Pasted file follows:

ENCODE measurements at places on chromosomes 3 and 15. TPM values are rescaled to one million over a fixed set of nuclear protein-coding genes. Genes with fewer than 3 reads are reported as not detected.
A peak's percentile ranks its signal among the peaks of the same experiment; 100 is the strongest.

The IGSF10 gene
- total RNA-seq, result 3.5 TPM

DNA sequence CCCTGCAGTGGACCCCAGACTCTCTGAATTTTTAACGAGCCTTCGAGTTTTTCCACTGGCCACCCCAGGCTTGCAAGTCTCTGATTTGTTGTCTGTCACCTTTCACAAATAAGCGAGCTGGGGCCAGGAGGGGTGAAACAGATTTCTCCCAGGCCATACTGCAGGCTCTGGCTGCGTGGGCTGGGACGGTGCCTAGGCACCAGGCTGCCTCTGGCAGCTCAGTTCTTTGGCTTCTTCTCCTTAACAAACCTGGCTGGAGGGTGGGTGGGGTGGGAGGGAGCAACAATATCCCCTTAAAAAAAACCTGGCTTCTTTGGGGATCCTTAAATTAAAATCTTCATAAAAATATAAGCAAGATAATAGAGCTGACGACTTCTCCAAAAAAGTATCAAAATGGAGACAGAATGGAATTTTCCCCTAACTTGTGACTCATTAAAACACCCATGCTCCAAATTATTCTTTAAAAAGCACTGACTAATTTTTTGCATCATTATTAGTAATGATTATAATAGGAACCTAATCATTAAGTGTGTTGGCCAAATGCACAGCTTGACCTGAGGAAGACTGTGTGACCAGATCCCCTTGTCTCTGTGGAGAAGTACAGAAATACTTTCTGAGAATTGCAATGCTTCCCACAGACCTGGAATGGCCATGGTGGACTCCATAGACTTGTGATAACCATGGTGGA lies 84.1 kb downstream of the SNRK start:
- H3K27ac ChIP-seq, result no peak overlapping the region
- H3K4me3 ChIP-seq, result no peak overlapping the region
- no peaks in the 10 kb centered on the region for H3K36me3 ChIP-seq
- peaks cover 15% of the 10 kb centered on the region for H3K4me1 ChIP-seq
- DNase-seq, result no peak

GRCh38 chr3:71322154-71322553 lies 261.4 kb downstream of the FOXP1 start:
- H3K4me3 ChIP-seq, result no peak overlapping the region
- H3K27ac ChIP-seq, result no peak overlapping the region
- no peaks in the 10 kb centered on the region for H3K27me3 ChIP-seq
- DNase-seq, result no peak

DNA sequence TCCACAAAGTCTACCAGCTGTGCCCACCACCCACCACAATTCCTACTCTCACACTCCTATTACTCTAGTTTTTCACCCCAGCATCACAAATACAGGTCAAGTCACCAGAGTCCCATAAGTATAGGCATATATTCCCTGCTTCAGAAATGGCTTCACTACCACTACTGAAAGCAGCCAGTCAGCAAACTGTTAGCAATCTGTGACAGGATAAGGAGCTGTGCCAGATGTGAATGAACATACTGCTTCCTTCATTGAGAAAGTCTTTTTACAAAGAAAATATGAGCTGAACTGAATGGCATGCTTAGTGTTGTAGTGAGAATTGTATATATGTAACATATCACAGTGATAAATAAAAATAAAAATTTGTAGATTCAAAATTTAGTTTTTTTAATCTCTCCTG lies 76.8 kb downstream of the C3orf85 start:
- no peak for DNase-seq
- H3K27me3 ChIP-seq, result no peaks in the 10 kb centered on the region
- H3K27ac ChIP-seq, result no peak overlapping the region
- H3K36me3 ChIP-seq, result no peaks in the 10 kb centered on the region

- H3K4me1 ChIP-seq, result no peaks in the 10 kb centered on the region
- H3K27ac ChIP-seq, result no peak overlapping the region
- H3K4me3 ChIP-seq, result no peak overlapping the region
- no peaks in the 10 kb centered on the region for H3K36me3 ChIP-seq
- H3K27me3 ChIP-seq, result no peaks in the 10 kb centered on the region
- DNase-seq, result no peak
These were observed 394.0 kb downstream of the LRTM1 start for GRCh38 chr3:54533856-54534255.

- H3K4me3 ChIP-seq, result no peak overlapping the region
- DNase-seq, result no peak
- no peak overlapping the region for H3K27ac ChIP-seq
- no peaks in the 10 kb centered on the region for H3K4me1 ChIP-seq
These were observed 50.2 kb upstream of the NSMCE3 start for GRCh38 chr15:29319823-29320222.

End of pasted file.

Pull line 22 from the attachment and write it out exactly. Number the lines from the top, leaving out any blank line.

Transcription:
- H3K27ac ChIP-seq, result no peak overlapping the region